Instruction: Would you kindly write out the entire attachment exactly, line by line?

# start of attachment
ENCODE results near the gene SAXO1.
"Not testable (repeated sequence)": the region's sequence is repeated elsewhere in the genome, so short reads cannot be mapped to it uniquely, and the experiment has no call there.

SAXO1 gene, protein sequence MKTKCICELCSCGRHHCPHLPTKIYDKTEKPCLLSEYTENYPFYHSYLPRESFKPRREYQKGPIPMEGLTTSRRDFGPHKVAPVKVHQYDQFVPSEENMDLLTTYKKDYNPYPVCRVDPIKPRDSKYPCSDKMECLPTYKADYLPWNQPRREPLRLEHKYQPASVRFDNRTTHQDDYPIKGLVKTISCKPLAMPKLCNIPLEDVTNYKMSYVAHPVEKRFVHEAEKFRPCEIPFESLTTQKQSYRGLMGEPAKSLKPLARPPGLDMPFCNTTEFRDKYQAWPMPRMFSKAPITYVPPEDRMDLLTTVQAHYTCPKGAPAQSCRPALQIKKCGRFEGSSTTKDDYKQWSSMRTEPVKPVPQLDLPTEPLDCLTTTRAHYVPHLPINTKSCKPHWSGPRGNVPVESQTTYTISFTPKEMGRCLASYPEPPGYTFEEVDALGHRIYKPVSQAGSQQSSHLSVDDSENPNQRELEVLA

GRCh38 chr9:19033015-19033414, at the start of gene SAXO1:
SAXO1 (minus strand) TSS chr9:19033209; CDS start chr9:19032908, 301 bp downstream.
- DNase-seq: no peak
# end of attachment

ENCODE results near the gene SAXO1.
"Not testable (repeated sequence)": the region's sequence is repeated elsewhere in the genome, so short reads cannot be mapped to it uniquely, and the experiment has no call there.

SAXO1 gene, protein sequence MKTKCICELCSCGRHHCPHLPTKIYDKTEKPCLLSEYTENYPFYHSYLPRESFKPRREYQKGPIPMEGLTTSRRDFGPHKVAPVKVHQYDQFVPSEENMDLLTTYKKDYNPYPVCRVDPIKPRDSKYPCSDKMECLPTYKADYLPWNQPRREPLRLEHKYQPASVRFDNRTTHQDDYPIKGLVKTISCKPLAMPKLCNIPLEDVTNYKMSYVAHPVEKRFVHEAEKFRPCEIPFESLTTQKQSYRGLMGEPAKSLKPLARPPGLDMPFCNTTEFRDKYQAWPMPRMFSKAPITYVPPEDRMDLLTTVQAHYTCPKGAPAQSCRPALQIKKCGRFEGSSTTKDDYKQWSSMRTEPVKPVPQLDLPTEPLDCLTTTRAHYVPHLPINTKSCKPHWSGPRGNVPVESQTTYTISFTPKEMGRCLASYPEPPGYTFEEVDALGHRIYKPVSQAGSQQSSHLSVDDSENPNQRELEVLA

GRCh38 chr9:19033015-19033414, at the start of gene SAXO1:
SAXO1 (minus strand) TSS chr9:19033209; CDS start chr9:19032908, 301 bp downstream.
- DNase-seq: no peak